The Liberal Democrats are calling for the House of Commons to remember cryptographer Alan Turing tomorrow, on the 53rd anniversary of his death.

Turing famously invented the Turing machine and cracked the German Enigma code during World War Two, but sadly committed suicide after being convicted of having a sexual relationship with another man.

The Liberal Democrats are tabling an Early Day Motion, asking that the House “notes the vital contribution Turing made to the British War Effort… and regrets that… he received a criminal conviction for having a sexual relationship with another man.”

They will also ask the House to acknowledge “the huge and unnecessary suffering that he and so many other lesbian, gay, bisexual and transgender people have had to endure over the years due to legislation.”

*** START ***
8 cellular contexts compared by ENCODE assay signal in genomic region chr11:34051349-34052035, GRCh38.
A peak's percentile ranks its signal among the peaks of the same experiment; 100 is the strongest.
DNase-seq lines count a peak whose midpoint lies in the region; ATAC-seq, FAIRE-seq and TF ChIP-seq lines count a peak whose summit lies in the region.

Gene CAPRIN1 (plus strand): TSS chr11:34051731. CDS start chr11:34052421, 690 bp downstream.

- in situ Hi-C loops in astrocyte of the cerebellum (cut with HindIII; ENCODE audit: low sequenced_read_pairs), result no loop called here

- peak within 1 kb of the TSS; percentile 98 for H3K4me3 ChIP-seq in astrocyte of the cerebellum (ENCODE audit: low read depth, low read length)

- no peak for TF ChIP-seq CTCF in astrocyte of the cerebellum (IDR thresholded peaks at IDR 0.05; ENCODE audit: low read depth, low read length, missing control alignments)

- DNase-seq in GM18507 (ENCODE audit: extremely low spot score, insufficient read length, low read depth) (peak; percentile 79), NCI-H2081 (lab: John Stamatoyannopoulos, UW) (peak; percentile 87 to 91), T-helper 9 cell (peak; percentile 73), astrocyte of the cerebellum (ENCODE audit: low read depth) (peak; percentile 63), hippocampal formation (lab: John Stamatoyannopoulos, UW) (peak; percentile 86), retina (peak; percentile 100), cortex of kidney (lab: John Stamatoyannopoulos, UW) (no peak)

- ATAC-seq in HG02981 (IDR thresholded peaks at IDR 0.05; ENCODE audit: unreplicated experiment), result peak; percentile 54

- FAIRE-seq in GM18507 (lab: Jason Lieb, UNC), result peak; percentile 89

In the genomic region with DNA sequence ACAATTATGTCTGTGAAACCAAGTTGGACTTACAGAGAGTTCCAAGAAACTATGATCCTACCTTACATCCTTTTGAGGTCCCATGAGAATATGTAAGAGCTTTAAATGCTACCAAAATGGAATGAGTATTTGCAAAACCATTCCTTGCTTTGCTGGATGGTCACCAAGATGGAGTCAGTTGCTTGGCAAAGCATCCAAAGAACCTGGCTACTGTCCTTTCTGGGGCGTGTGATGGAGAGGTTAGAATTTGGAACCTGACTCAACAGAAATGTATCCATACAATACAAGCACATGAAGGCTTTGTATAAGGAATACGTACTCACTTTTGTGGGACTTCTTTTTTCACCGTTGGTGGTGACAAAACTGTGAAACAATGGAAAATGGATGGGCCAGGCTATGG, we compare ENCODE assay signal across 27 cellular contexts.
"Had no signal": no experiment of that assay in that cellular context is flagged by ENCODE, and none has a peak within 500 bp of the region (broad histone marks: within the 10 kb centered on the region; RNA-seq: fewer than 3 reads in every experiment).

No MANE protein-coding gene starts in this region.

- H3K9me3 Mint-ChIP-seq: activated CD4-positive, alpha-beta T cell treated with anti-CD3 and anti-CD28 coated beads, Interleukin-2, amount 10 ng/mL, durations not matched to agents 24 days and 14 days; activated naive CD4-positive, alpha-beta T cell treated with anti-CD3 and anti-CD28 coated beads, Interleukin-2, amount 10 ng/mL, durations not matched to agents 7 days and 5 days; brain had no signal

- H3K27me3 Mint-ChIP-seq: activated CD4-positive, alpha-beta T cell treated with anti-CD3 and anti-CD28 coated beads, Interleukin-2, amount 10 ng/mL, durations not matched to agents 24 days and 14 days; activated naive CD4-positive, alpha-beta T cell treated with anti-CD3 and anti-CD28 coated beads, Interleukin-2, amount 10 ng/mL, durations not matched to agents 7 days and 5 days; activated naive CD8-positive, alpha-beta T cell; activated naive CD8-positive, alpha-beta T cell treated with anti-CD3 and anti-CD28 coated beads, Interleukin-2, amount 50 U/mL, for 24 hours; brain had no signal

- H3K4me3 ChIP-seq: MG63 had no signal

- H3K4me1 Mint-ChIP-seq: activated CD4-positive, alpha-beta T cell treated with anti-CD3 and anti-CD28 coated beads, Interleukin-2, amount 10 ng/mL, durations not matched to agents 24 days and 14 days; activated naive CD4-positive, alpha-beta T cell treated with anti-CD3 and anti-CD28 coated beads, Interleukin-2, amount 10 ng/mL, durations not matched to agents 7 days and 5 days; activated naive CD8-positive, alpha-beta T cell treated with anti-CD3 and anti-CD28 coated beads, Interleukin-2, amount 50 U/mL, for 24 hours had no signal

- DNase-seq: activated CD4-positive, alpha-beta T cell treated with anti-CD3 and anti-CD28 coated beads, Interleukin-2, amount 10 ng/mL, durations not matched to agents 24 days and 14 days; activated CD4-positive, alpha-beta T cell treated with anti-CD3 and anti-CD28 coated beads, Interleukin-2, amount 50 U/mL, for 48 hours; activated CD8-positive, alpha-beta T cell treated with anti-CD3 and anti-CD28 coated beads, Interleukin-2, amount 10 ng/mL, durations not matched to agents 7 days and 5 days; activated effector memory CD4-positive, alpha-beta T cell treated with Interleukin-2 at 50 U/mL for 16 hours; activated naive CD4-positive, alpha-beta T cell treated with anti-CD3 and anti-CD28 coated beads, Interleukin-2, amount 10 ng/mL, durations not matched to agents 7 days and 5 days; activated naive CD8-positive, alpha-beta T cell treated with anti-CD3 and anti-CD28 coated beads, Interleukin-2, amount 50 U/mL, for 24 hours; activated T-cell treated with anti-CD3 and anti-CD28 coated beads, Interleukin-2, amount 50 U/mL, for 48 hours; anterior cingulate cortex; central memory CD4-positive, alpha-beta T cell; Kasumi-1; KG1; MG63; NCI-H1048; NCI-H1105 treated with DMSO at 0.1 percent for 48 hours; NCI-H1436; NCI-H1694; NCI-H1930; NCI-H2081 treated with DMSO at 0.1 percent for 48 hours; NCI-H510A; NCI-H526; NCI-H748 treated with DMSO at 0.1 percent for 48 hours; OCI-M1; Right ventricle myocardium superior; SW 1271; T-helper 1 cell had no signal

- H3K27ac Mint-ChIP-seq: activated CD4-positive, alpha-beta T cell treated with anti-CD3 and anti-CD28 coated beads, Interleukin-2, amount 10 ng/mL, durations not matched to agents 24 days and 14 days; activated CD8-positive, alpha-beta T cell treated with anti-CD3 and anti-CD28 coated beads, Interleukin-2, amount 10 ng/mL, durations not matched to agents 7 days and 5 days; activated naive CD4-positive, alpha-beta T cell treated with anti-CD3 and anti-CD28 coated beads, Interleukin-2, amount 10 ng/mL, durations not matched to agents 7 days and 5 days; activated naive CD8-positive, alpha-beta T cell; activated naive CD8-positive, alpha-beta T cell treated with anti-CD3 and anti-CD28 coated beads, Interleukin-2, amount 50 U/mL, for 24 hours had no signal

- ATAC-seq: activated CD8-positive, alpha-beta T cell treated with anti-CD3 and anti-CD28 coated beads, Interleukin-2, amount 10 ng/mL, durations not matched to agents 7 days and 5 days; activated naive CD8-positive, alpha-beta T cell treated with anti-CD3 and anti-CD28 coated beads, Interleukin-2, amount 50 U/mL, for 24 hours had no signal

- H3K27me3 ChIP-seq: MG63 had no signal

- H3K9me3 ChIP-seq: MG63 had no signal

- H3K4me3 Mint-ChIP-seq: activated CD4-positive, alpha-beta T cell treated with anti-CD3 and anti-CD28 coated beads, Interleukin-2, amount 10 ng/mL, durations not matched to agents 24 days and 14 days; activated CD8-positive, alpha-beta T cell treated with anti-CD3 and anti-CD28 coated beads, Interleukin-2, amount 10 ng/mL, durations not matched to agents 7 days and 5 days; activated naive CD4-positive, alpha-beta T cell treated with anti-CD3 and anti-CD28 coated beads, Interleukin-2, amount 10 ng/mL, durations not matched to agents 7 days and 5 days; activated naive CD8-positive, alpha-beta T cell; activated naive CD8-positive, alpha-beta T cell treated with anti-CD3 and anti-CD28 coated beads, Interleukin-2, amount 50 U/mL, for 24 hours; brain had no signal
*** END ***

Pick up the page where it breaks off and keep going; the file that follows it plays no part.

Lorely Burt MP said: “The anniversary of the death of Alan Turing is an important reminder both of how far we have come in regard to LGBT liberation and how far we still have to go.

“In the 1950s awful laws made the lives of LGBT people a misery and lead to the suicide of one of this country’s most brilliant thinkers. Although laws have changed, societal pressures still oppress and the LGBT suicide rate remains unacceptably high.

“We now need to focus of the causes of societal oppression, in particular through tackling homophobic bullying in schools.

Turing was awarded an OBE in 1945 for his wartime services to the Foreign Offices.

After he was convicted of engaging in gay sex, he was forced to take oestrogen hormones or go to prison.

The hormones were designed to decrease his libido, but had side effects including enlargement of the breasts.

Once he had been convicted, Turing was prevented from working on cryptology at Government Communications Headquarters.

He killed himself by eating an apple laced with cyanide on 8th June 1954.

However, Turing has received many posthumous awards. The computing world’s equivalent of the Nobel Prize, given each year by the Association for Computing Machinery, has been called the Turing Award since 1996.

The Early Day Motion is part of the Liberal Democrats wider campaign against homophobic bullying in schools.